Data is everywhere. Every day, 2.5 Quintillion bytes of data is created around the world. To put that into perspective, a quintillion is one
followed by 18 zeros. In 2013, we were already creating enough data to fill a stack of iPads that reaches two-thirds way to the Moon. By 2020, the amount of iPads
needed to store the world’s data could take a person to the Moon and back three times. For banks these facts and figures can provide vital information for the improvement of customer experience and operational efficiency. Evaluating storage and analytics of
transactional data created from interaction with customers, be it monetary or correspondence, is essential for improving online banking performance.
So how is this managed most effectively? First, businesses need safe and reliable data storage. Databases are the foundation on which banks build a strong architectural framework, which determines the accessibility for analytics. As we see a continued roll-out
of Big Data and Internet of Things technologies in banking, such as the increased adoption of mobile banking, it becomes clear that the days of using one
database for all business needs are over. Akin to the urban legend of the ‘library that sank’, if a business does not account for the right volume and variety of data, it’s bound to overload and sink under the weight of its treasured archive.
Polyglot Data Management meets this call for a new approach to data use and storage. Like the definition of polyglot – someone who speaks several languages fluently - this strategy encourages a data management framework would be better served by using several
different database “languages”. Using the problem solving capabilities of different coding languages through the databases they deploy, from NoSQL and Relational Database Management Systems (RDBMS) to in-memory databases, banks can avoid overworked and inefficient
systems. In its place they gain agility, faster response times and effective analytics, leading to better customer experience and retention.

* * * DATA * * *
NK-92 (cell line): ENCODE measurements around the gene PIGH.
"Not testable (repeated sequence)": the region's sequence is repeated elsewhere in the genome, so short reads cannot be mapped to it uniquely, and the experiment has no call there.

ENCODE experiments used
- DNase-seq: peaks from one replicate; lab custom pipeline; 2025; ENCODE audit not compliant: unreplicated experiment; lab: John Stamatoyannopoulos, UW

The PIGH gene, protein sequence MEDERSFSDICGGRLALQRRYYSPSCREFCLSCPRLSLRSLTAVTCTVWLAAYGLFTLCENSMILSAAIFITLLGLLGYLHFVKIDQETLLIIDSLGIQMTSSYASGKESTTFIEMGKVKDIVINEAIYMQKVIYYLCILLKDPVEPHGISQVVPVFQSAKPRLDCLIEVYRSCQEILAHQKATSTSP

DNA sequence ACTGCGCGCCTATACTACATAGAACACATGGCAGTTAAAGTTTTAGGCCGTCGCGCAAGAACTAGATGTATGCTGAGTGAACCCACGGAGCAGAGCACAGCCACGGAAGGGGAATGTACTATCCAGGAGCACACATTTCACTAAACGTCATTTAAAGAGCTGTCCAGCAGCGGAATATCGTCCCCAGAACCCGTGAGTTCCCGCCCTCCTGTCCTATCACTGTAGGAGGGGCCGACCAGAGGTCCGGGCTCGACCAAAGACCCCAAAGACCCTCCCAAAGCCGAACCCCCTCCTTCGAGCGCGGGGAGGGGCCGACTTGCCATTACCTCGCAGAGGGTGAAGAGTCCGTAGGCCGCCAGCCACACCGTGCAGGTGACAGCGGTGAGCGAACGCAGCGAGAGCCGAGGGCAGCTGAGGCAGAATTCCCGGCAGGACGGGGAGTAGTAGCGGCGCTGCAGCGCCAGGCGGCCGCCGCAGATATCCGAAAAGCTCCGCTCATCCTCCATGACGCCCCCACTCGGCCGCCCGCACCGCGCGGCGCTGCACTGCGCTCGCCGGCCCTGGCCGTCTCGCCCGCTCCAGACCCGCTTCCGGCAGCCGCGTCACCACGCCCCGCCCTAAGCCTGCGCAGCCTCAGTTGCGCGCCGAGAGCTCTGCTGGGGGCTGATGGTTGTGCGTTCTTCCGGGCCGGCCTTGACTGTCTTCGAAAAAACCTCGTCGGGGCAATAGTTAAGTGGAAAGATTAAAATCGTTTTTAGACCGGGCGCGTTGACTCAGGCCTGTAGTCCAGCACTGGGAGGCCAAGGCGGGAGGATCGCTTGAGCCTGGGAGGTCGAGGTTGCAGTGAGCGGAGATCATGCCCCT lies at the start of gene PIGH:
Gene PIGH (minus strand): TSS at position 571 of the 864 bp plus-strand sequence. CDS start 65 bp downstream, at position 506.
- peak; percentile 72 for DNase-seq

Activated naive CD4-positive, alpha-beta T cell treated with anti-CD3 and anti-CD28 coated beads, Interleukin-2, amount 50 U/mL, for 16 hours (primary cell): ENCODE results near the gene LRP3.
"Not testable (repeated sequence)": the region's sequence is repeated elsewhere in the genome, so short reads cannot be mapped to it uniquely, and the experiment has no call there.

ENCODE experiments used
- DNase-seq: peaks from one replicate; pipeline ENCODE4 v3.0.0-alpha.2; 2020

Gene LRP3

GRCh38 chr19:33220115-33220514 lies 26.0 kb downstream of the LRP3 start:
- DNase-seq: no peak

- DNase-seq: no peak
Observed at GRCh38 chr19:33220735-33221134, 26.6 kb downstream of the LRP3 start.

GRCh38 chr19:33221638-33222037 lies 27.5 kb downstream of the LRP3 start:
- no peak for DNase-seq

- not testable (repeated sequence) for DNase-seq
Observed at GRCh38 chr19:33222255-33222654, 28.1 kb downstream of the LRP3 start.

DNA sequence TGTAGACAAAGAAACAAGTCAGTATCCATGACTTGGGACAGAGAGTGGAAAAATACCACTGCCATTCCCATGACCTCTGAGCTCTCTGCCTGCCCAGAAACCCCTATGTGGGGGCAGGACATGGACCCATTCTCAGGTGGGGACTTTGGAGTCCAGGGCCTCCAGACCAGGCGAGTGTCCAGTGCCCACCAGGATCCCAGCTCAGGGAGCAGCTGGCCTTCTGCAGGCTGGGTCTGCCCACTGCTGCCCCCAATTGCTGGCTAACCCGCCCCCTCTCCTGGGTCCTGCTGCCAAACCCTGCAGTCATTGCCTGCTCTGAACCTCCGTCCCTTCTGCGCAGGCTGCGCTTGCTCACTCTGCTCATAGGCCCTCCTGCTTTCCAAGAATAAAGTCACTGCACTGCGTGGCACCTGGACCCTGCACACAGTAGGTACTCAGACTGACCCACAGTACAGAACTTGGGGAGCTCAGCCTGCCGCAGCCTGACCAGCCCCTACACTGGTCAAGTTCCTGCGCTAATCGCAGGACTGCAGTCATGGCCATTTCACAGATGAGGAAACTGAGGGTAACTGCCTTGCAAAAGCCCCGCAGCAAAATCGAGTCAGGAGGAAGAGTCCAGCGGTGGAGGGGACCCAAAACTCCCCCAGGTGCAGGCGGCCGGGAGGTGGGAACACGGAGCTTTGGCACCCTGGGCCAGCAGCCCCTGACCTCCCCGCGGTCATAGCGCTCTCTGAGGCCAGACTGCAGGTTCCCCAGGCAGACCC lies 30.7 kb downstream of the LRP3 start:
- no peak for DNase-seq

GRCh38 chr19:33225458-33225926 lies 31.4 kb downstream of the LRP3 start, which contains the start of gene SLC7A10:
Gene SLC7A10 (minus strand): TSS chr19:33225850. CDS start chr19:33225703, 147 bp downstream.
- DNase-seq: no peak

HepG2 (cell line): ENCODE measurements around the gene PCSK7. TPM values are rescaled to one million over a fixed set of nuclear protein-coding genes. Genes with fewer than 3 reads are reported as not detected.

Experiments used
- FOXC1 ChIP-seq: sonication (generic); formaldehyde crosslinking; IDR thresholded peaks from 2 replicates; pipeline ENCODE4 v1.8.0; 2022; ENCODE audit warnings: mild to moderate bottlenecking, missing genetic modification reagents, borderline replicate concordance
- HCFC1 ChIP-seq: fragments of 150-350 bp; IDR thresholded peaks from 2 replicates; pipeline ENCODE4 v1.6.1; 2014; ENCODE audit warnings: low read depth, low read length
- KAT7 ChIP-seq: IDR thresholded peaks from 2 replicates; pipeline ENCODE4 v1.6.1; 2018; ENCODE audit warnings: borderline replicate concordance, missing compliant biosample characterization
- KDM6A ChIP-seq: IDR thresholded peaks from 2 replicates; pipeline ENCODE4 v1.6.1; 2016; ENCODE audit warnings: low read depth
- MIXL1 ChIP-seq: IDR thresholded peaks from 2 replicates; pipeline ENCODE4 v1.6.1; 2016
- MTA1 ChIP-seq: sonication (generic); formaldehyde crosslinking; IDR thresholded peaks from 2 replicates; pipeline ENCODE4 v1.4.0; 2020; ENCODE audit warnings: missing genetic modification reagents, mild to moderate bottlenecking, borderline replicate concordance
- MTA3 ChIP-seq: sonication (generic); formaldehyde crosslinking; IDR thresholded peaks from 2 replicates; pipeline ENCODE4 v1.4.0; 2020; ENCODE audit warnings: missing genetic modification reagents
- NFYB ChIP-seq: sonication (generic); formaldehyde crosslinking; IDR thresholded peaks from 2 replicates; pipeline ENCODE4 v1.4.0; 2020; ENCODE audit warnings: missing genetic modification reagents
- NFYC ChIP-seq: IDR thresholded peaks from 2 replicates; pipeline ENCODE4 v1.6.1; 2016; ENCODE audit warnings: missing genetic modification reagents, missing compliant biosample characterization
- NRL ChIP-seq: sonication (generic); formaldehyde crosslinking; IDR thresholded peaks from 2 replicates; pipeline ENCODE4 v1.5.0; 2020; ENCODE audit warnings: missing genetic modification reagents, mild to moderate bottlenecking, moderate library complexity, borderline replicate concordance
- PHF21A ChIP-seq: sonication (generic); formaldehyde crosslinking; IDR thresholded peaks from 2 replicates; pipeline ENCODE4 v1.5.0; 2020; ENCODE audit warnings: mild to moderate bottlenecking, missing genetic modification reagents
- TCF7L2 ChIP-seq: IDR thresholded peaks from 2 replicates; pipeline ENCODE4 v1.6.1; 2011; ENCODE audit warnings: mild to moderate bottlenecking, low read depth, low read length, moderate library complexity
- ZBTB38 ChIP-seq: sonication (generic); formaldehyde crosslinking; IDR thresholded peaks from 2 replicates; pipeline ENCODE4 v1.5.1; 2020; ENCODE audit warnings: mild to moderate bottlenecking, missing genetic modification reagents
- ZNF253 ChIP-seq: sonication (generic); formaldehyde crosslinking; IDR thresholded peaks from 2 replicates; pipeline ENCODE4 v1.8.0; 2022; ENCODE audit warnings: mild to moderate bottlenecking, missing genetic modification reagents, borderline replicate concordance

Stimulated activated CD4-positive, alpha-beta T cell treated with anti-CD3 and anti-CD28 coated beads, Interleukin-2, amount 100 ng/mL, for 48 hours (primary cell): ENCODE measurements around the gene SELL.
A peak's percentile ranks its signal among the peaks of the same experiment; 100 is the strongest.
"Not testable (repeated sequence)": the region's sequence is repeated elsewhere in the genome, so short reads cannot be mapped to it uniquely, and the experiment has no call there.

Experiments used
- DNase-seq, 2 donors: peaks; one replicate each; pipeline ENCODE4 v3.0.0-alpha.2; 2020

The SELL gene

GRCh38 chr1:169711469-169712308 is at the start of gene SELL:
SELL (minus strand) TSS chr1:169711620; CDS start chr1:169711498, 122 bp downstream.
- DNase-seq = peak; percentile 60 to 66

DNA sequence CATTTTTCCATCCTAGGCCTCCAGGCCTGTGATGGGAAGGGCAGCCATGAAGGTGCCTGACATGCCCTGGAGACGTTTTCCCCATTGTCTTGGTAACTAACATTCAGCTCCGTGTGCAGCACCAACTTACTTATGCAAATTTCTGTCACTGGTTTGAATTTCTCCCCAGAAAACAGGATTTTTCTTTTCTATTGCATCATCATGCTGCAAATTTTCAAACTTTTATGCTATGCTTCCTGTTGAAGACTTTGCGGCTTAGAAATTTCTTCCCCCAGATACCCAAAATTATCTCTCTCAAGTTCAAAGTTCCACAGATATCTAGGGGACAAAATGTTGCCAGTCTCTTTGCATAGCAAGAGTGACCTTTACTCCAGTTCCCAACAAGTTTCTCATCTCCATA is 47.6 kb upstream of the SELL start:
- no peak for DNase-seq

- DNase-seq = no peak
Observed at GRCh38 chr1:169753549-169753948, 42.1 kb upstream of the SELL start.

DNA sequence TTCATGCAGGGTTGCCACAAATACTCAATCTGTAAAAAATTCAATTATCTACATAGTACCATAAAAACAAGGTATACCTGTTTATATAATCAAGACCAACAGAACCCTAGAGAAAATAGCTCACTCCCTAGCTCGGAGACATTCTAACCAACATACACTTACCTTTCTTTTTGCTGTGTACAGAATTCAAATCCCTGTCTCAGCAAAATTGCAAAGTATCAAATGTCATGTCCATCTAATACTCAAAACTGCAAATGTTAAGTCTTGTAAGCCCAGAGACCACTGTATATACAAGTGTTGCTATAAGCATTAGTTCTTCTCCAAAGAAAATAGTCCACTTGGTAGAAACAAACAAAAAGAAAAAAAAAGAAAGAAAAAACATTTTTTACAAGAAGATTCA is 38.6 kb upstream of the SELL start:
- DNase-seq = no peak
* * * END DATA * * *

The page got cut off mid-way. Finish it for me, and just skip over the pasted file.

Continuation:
UK banks like RBS are investing in polyglot data management technologies to improve their services. Realising the value of open source databases like MariaDB, MySQL and MongoDB to evaluate data and improving conversations with customers.
A second requirement for effective data management is availability of data. Banks are dependent on their databases to handle millions of transactions around the clock and as such it is paramount that data is swiftly obtainable. Failure to do so has made
customers miss mortgage and house bill payments, making unwanted headline news for those banks.
A mixture of databases enables enhanced availability and streamlined analytics, with each database running its own, natively built, analytics systems and then consolidating those analytics onto one shared platform. Using a middle layer on top of different
databases helps to quickly gather data for front line staff and analytic platforms. Before adopting such a system, banks should define which data is critical to business operations, such as financial data and user activity logs. This insight then determines
which types of data each part of the application is creating, and which database should be employed for each task.
Implementing a Polyglot Data Management system is not without hurdles though, as an array of databases need to be managed by an administrator or a team, which is costly. However, by making this investment banks can take advantage of the innate problem solving
capabilities of multiple data stores and analyse data with ease. This leads to improvements in business intelligence, queries can be resolved sooner and real-time offerings can be created and delivered to relevant customers.
As you can see, the benefits of implementing a Polyglot Data Management system are plentiful and to avoid the library parable, banks need to be built on a strong foundation of an agile, yet resilient IT infrastructure. Making use of all materials available
in a Polyglot Persistent future, businesses can avoid sinking under the increasing influx of data coming social networks and connected machines, and be the library that stands. In our next blog, we will delve further into the subject of data analytics within
banking, to help ensure banking systems are optimised for world-class performance.
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